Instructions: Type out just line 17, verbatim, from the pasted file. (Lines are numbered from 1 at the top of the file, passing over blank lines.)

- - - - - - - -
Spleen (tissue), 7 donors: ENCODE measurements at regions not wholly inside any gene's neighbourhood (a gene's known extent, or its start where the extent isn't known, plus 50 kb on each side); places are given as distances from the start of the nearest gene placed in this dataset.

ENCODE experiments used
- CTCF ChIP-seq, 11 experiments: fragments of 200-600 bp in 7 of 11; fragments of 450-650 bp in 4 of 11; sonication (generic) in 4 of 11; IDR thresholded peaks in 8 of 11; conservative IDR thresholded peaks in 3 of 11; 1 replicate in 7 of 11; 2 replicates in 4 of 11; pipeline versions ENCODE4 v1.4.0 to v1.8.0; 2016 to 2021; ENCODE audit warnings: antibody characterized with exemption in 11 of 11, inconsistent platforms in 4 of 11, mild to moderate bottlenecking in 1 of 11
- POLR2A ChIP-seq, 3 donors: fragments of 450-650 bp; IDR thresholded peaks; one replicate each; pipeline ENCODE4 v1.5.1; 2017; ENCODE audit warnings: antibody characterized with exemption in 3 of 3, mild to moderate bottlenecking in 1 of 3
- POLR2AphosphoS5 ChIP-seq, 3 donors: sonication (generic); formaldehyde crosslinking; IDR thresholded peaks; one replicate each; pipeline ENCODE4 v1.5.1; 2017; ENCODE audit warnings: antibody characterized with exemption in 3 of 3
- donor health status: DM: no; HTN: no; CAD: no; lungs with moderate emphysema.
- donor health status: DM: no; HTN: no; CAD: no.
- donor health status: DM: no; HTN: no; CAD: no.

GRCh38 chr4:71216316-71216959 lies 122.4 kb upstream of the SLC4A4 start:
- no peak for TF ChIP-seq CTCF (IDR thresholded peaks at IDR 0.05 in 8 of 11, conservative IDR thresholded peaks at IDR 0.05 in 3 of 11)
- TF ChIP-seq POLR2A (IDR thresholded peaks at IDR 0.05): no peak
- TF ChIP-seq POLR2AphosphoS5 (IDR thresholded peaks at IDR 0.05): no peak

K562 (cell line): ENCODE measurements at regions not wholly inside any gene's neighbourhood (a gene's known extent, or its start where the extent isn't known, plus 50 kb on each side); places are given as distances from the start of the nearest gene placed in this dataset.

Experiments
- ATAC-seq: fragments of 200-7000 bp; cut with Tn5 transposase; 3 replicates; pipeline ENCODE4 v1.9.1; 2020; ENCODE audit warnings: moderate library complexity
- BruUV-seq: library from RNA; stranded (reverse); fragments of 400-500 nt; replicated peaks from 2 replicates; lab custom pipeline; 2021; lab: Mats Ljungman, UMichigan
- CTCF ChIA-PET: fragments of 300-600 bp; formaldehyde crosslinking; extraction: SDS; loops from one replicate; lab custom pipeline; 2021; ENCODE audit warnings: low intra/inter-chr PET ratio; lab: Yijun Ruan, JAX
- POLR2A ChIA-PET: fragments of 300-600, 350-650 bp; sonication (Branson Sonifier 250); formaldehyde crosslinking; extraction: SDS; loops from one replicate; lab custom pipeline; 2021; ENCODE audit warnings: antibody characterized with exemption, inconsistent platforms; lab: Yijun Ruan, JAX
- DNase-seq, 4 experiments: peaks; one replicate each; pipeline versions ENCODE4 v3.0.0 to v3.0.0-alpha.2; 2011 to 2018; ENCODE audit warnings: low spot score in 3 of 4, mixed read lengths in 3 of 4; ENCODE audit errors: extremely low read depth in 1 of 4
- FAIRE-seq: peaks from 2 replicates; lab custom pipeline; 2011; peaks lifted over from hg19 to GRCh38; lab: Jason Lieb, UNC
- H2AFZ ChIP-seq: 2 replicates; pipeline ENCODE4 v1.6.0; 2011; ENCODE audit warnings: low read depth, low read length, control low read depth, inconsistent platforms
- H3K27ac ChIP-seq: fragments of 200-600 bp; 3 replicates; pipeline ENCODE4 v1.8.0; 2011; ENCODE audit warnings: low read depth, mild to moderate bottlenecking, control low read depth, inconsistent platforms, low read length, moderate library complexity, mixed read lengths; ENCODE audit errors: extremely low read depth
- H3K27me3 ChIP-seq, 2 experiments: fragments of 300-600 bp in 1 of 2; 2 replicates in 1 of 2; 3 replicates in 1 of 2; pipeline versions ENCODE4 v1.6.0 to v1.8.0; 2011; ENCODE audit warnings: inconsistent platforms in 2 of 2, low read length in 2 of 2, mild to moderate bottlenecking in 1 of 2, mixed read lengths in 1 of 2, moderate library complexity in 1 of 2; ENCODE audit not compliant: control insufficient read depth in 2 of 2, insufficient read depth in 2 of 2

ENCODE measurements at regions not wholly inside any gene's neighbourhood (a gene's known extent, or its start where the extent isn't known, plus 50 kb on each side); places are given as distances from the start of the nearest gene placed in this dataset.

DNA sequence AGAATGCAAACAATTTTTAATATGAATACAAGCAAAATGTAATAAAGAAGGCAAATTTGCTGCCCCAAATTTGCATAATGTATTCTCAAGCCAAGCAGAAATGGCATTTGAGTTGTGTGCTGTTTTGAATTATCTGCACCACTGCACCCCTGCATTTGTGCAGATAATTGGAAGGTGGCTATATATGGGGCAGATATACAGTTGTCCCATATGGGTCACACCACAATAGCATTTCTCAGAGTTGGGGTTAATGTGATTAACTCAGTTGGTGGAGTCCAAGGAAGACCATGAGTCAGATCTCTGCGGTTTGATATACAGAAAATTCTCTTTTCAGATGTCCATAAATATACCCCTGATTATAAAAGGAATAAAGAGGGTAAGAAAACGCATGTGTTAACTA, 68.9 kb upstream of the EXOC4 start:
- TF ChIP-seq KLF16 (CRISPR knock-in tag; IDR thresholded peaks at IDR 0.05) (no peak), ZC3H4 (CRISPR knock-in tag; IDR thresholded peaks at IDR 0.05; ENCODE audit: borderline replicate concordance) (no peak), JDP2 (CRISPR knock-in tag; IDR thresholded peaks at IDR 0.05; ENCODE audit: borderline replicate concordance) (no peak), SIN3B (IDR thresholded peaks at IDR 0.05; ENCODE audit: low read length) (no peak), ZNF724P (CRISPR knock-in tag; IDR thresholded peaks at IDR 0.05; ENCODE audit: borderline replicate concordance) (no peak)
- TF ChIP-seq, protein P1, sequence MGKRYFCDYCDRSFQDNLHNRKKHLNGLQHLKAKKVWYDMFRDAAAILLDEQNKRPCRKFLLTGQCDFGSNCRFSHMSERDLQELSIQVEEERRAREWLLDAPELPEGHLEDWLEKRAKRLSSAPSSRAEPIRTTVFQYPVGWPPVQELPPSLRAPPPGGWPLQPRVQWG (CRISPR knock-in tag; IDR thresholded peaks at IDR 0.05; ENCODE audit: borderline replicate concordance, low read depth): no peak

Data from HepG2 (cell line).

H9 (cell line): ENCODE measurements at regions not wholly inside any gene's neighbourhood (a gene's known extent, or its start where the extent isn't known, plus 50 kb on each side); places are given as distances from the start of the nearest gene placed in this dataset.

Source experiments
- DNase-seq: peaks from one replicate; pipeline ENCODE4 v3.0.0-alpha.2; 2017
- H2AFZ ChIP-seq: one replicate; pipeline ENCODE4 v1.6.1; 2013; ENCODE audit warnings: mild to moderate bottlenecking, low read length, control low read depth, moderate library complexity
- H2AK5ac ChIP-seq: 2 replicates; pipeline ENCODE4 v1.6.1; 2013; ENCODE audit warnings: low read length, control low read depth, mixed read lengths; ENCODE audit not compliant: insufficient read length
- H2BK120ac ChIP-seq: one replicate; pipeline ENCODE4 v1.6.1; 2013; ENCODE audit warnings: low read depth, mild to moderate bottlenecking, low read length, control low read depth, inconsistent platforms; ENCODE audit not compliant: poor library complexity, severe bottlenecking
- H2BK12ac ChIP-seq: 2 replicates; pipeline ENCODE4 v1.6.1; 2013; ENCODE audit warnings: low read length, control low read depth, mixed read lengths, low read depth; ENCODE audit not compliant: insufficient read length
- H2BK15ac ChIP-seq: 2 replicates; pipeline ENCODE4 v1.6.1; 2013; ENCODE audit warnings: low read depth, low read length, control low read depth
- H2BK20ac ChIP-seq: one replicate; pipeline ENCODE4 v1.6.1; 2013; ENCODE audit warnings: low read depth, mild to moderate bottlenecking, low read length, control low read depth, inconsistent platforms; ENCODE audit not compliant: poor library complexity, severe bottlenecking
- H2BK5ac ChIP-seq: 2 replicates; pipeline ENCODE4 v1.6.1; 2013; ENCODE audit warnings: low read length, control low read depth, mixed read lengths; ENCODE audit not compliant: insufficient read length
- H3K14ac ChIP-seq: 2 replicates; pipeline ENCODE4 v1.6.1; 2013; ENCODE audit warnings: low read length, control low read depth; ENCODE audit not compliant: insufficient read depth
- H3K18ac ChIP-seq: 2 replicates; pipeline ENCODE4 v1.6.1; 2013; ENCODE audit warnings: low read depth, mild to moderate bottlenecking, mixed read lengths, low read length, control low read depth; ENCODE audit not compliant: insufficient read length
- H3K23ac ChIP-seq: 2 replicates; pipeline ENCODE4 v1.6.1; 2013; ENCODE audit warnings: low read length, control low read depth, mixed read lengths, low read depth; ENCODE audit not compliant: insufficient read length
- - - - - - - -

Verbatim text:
- CTCF ChIA-PET: fragments of 300-600 bp; formaldehyde crosslinking; extraction: SDS; loops from one replicate; lab custom pipeline; 2021; ENCODE audit warnings: low intra/inter-chr PET ratio; lab: Yijun Ruan, JAX